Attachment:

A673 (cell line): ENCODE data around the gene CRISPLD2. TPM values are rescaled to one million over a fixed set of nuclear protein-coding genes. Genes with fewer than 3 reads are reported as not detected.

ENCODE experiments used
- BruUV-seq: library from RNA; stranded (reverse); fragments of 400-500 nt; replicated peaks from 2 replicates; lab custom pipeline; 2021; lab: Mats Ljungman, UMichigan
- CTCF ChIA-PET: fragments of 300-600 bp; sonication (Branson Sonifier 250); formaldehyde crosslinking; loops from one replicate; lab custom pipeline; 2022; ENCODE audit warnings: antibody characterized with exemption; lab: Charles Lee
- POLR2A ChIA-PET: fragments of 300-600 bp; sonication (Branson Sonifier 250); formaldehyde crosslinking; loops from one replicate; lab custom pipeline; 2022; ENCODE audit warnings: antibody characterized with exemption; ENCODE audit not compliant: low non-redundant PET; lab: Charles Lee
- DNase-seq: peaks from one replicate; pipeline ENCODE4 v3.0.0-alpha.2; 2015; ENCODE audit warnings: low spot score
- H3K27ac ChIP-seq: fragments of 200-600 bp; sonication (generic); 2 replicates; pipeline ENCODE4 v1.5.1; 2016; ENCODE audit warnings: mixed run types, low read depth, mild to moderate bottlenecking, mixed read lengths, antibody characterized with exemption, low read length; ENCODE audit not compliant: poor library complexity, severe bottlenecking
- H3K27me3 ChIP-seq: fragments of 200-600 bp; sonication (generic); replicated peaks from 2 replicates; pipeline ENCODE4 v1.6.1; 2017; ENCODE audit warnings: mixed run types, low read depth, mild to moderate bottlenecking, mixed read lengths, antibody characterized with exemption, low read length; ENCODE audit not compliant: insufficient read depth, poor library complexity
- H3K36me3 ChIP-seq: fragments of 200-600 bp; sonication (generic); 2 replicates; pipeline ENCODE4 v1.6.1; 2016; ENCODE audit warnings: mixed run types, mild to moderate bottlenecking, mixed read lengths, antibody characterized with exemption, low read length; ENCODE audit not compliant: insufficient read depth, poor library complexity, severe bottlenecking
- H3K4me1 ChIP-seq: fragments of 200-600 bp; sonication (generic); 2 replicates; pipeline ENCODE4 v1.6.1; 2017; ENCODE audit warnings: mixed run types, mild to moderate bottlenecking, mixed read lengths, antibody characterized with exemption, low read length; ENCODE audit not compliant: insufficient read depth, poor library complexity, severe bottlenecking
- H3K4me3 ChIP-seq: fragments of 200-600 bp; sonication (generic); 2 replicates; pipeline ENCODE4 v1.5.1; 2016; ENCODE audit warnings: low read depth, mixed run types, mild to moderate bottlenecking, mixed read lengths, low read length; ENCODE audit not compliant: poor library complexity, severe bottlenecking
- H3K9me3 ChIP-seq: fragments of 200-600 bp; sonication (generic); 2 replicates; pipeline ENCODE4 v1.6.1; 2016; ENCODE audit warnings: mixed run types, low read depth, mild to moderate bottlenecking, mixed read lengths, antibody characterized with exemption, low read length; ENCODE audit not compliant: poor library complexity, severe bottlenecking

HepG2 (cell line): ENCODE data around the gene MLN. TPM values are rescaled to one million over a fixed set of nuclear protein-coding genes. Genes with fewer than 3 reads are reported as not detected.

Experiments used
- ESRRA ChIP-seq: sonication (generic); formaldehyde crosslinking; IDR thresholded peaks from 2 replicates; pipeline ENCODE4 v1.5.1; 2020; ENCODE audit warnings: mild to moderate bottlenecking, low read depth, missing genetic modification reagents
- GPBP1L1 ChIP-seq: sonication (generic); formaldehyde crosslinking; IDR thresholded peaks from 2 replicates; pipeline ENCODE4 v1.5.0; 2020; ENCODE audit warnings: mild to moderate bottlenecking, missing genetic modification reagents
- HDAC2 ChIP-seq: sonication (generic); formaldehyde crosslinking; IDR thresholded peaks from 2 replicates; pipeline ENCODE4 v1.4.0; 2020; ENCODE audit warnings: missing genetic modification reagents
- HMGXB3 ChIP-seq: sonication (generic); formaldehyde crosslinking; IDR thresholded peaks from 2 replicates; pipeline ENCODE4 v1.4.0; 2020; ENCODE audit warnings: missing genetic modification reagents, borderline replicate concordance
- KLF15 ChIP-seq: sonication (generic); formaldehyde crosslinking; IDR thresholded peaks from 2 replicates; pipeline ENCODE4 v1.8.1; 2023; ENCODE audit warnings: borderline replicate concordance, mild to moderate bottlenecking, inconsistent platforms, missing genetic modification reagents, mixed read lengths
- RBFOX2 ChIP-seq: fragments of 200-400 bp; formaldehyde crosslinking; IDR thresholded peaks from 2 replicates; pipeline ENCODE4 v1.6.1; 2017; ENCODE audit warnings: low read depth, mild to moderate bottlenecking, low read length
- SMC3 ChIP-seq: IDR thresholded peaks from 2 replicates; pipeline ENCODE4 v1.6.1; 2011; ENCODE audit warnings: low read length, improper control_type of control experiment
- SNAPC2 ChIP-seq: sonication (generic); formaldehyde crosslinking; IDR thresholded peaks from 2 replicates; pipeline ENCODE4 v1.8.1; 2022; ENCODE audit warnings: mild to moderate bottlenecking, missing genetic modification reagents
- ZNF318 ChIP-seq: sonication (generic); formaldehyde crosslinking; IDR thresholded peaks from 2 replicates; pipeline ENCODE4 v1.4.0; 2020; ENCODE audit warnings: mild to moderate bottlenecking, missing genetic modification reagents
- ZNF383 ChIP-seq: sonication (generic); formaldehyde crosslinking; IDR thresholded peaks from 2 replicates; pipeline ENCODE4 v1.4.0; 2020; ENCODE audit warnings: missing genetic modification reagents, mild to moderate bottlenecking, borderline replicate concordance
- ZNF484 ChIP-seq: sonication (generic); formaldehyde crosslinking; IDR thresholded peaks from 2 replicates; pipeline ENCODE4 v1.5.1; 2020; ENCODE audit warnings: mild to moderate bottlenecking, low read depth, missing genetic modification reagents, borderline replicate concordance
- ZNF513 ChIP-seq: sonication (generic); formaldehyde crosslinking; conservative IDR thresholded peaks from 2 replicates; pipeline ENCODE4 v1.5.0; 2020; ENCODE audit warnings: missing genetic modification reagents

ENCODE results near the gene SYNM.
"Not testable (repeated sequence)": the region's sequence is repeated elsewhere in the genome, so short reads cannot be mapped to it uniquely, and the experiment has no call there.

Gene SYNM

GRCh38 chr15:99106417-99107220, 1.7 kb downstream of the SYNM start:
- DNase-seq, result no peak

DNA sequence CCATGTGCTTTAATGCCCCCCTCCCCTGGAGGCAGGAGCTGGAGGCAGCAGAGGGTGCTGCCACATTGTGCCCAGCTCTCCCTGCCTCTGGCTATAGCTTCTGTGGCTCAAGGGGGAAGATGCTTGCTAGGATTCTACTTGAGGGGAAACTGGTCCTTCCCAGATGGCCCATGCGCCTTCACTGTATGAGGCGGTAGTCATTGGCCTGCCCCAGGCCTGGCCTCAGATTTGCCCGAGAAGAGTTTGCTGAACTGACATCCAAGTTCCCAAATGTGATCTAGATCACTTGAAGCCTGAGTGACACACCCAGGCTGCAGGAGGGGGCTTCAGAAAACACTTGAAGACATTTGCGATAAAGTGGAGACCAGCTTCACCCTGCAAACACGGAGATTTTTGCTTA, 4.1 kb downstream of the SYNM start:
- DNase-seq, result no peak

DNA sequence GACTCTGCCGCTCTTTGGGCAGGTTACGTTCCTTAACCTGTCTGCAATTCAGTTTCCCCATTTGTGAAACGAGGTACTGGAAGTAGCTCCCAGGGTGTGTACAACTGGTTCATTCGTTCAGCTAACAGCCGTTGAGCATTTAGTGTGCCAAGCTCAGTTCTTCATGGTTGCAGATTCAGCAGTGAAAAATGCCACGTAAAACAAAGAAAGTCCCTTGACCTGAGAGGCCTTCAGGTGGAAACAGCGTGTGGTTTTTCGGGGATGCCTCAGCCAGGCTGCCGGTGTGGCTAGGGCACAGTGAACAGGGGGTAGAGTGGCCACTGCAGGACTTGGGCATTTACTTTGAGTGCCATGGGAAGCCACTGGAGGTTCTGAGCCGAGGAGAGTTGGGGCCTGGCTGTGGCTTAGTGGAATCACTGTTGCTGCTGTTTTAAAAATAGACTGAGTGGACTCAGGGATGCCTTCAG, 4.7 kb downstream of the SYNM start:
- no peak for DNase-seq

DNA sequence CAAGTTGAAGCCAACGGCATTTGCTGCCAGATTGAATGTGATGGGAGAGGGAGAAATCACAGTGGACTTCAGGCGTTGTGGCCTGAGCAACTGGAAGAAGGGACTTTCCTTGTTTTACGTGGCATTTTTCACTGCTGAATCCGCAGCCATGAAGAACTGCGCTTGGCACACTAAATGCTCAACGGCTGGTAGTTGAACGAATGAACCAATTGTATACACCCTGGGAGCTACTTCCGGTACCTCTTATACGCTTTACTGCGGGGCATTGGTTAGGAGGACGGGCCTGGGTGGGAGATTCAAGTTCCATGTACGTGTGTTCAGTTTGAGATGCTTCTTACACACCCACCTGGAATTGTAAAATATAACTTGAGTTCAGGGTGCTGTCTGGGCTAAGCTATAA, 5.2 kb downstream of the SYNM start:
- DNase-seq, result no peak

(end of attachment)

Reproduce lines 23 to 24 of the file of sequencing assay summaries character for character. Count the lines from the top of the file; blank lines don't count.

- ZNF318 ChIP-seq: sonication (generic); formaldehyde crosslinking; IDR thresholded peaks from 2 replicates; pipeline ENCODE4 v1.4.0; 2020; ENCODE audit warnings: mild to moderate bottlenecking, missing genetic modification reagents
- ZNF383 ChIP-seq: sonication (generic); formaldehyde crosslinking; IDR thresholded peaks from 2 replicates; pipeline ENCODE4 v1.4.0; 2020; ENCODE audit warnings: missing genetic modification reagents, mild to moderate bottlenecking, borderline replicate concordance